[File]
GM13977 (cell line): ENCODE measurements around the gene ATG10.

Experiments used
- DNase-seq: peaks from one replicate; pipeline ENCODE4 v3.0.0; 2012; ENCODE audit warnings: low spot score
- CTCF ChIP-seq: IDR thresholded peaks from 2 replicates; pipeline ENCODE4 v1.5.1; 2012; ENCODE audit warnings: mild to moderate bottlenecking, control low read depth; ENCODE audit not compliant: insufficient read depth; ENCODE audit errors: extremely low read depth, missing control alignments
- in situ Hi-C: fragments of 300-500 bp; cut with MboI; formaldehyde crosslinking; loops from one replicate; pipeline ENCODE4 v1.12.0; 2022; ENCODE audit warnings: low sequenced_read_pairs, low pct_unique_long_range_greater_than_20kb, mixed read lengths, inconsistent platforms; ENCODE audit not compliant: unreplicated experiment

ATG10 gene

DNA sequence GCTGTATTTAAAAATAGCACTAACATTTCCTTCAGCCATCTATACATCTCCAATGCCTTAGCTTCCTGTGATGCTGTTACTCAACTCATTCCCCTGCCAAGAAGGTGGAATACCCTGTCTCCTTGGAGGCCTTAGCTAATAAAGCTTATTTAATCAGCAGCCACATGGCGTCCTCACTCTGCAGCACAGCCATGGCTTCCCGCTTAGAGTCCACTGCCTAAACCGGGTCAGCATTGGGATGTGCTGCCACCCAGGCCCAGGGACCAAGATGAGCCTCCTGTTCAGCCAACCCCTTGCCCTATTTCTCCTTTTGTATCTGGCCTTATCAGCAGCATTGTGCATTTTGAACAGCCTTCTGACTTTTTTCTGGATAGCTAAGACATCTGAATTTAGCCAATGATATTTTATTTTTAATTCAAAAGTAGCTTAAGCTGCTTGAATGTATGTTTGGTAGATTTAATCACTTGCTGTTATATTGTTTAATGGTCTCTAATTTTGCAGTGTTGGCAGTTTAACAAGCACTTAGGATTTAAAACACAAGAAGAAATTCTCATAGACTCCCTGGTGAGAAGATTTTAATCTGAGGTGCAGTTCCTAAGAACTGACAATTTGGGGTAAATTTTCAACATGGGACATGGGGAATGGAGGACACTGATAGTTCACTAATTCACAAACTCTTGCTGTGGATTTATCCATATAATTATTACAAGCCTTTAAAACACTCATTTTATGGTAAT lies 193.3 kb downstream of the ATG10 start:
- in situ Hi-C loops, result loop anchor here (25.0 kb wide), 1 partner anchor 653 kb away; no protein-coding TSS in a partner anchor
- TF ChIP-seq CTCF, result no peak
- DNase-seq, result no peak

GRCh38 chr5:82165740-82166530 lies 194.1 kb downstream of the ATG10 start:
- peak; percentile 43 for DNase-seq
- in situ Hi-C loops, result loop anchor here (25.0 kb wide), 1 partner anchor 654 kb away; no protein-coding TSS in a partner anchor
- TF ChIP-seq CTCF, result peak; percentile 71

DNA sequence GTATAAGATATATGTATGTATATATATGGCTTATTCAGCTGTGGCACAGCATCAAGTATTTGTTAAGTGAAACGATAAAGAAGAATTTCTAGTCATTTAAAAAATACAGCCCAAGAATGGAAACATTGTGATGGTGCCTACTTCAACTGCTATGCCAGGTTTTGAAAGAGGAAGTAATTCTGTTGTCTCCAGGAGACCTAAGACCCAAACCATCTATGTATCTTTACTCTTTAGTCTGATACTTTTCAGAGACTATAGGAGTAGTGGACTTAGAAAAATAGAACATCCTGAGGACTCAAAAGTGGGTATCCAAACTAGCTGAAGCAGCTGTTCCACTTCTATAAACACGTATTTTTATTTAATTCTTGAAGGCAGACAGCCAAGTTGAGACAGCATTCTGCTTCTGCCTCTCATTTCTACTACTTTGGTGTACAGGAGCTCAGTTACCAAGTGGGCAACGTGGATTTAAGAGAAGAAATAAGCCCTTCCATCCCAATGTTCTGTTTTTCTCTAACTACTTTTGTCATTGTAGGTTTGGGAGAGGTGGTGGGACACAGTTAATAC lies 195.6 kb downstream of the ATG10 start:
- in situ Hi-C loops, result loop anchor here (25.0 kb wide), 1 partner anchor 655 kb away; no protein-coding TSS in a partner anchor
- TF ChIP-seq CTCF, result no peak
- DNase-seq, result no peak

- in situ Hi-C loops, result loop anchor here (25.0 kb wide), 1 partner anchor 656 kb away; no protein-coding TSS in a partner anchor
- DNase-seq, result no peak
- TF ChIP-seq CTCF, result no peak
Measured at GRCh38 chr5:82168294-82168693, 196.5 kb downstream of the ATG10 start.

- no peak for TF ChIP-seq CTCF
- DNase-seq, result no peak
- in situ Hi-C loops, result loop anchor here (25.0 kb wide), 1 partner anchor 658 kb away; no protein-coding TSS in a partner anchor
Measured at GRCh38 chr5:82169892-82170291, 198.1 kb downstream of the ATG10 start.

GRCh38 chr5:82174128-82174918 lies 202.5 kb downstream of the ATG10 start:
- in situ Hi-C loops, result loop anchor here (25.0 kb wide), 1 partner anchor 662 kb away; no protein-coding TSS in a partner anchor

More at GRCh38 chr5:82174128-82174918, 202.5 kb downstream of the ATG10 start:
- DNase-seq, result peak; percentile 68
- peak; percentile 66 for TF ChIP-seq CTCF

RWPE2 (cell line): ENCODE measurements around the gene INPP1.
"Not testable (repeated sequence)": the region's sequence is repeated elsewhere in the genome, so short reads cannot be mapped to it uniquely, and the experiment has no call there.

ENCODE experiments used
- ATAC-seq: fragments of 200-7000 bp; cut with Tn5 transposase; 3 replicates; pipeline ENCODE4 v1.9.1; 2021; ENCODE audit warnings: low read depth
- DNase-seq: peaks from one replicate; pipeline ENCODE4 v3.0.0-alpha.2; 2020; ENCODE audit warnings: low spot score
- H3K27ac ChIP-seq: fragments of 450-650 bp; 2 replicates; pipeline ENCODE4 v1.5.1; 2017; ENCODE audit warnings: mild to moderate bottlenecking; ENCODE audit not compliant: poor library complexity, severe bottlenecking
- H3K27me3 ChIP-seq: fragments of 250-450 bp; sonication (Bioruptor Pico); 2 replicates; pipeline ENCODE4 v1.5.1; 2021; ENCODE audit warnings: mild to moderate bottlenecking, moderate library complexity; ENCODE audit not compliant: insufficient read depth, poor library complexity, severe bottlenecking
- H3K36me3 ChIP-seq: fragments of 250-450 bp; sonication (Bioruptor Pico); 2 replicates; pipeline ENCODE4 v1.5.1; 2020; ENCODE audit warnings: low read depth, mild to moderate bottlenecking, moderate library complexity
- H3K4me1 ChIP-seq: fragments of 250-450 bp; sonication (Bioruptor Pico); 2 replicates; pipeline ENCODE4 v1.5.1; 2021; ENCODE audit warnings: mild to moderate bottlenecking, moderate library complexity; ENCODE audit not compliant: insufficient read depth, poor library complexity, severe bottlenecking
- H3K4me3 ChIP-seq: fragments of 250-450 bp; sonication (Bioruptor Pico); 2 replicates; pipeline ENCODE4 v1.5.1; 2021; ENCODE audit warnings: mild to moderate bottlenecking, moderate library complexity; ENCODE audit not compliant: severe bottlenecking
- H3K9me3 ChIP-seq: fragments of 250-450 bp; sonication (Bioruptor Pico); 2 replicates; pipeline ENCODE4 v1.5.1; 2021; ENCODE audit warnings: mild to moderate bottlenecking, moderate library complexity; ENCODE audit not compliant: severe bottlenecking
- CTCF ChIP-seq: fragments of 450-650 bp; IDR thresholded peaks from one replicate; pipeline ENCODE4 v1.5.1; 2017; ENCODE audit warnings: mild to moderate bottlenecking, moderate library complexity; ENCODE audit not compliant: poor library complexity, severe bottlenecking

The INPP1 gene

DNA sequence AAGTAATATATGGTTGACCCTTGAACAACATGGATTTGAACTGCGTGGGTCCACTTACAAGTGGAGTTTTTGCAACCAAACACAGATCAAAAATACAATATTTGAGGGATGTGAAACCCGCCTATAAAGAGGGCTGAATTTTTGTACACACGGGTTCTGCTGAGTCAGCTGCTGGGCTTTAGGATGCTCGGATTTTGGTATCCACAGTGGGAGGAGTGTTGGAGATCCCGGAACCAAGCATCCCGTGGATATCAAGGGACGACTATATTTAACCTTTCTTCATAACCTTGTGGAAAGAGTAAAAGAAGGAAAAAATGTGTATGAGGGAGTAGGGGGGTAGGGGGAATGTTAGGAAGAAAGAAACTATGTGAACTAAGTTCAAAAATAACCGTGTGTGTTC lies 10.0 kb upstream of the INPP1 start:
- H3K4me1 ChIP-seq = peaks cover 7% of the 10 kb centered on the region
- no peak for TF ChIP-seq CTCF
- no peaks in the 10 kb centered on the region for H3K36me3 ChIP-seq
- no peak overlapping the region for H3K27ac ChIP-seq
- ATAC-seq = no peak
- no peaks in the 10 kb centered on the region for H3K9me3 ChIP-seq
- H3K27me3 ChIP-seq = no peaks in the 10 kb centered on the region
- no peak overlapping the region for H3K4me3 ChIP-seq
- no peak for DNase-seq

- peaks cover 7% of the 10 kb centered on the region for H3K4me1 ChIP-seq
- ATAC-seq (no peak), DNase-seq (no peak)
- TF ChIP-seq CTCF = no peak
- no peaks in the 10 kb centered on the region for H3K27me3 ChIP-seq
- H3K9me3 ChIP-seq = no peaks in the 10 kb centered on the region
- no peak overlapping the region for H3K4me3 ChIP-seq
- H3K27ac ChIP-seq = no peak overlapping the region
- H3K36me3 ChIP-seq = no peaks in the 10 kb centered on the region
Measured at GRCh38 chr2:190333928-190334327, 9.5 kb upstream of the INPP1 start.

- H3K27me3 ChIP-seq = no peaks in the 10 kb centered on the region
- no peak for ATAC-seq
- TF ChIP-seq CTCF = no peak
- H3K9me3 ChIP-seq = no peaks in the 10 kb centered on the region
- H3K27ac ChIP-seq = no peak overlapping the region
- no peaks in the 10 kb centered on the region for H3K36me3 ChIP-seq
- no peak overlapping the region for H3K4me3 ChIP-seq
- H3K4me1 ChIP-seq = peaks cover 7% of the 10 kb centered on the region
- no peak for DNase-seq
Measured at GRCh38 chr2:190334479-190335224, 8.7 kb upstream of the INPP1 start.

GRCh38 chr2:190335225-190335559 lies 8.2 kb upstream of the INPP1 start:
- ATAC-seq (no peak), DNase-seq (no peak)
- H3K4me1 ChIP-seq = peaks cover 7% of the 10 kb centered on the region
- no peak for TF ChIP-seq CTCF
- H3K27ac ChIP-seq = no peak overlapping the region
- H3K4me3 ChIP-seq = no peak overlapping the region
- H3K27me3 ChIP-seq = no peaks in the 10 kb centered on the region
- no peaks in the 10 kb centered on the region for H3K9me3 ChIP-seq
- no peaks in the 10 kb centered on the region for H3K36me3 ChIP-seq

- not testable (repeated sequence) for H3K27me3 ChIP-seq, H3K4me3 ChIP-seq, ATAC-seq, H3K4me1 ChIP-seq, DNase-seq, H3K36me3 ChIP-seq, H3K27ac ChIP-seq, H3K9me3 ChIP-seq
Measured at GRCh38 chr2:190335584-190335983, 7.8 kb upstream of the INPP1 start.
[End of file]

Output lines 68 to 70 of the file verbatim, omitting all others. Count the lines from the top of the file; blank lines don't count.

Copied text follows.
- H3K27ac ChIP-seq = no peak overlapping the region
- no peaks in the 10 kb centered on the region for H3K36me3 ChIP-seq
- no peak overlapping the region for H3K4me3 ChIP-seq